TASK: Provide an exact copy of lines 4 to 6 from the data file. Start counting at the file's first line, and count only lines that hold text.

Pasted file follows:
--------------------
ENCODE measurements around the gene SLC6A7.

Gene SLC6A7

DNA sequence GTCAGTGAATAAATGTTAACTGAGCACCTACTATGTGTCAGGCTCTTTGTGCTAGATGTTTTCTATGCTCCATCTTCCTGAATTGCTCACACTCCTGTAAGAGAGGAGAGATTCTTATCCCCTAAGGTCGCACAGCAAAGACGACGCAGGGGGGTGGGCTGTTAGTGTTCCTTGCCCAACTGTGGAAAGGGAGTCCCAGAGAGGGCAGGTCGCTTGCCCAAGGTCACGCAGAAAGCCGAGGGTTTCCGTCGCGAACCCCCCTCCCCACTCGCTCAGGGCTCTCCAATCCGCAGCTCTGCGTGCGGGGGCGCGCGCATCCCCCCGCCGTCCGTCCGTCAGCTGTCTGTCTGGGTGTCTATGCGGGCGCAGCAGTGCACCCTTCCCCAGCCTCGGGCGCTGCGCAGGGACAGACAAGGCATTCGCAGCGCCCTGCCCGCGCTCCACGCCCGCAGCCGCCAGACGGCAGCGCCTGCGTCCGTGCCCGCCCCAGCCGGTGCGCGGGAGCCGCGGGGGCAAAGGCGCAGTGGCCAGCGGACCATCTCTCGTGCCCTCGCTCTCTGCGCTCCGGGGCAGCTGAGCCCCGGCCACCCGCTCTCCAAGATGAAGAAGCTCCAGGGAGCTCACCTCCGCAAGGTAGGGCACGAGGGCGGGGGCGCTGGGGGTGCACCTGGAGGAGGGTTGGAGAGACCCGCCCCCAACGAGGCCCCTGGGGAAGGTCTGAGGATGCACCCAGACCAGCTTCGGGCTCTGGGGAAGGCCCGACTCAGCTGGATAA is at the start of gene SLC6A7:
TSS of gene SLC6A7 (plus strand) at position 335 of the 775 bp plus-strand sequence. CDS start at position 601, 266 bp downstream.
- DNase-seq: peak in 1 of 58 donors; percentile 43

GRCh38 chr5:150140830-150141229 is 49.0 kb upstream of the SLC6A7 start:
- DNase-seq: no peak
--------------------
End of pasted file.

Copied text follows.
TSS of gene SLC6A7 (plus strand) at position 335 of the 775 bp plus-strand sequence. CDS start at position 601, 266 bp downstream.
- DNase-seq: peak in 1 of 58 donors; percentile 43

GRCh38 chr5:150140830-150141229 is 49.0 kb upstream of the SLC6A7 start: